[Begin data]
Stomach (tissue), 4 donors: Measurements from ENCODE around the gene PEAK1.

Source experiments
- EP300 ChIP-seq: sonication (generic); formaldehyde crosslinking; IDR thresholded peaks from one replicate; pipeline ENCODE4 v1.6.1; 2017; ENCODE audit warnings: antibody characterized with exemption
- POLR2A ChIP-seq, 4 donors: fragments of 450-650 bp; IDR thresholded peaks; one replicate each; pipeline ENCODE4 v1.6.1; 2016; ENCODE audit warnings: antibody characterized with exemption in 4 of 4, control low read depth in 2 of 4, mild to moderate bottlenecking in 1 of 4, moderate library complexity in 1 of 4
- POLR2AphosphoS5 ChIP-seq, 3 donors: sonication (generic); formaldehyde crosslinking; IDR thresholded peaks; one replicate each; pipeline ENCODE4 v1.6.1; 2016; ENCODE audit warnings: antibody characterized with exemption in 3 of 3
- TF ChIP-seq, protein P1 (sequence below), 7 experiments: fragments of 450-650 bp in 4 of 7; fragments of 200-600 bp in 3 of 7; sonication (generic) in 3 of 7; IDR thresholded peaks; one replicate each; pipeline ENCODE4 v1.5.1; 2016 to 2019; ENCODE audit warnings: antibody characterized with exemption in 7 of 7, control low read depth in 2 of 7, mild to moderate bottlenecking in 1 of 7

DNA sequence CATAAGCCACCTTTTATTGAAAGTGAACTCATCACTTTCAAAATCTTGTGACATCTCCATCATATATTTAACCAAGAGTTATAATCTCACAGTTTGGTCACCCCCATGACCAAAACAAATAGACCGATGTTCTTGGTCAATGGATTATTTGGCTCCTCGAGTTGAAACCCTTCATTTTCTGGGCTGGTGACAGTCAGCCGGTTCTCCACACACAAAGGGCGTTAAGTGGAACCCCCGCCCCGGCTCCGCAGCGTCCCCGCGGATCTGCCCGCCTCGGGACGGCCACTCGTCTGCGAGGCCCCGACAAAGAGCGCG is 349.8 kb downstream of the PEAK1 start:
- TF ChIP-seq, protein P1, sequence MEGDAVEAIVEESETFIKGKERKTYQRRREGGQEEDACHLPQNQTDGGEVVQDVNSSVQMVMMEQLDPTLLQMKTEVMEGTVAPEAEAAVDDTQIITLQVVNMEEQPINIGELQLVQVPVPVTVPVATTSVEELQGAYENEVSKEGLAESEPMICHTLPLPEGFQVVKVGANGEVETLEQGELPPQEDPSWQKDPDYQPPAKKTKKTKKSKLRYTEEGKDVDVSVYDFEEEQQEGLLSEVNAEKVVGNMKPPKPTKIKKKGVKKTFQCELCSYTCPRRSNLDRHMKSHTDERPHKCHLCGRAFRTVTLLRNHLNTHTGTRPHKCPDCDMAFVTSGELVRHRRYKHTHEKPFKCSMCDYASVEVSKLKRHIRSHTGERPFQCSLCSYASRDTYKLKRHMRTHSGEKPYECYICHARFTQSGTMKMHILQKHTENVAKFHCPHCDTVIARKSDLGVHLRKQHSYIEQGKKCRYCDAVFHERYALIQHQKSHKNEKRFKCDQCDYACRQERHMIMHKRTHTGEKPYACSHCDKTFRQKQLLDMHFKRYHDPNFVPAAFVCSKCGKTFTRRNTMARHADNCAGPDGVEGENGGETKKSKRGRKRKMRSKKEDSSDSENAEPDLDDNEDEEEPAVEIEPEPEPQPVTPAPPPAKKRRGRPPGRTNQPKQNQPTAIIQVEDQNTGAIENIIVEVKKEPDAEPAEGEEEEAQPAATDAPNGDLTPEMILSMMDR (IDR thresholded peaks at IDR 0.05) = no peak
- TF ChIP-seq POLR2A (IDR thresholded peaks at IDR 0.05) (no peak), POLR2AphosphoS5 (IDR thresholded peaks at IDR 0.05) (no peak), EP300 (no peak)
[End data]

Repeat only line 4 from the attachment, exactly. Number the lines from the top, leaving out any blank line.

- POLR2A ChIP-seq, 4 donors: fragments of 450-650 bp; IDR thresholded peaks; one replicate each; pipeline ENCODE4 v1.6.1; 2016; ENCODE audit warnings: antibody characterized with exemption in 4 of 4, control low read depth in 2 of 4, mild to moderate bottlenecking in 1 of 4, moderate library complexity in 1 of 4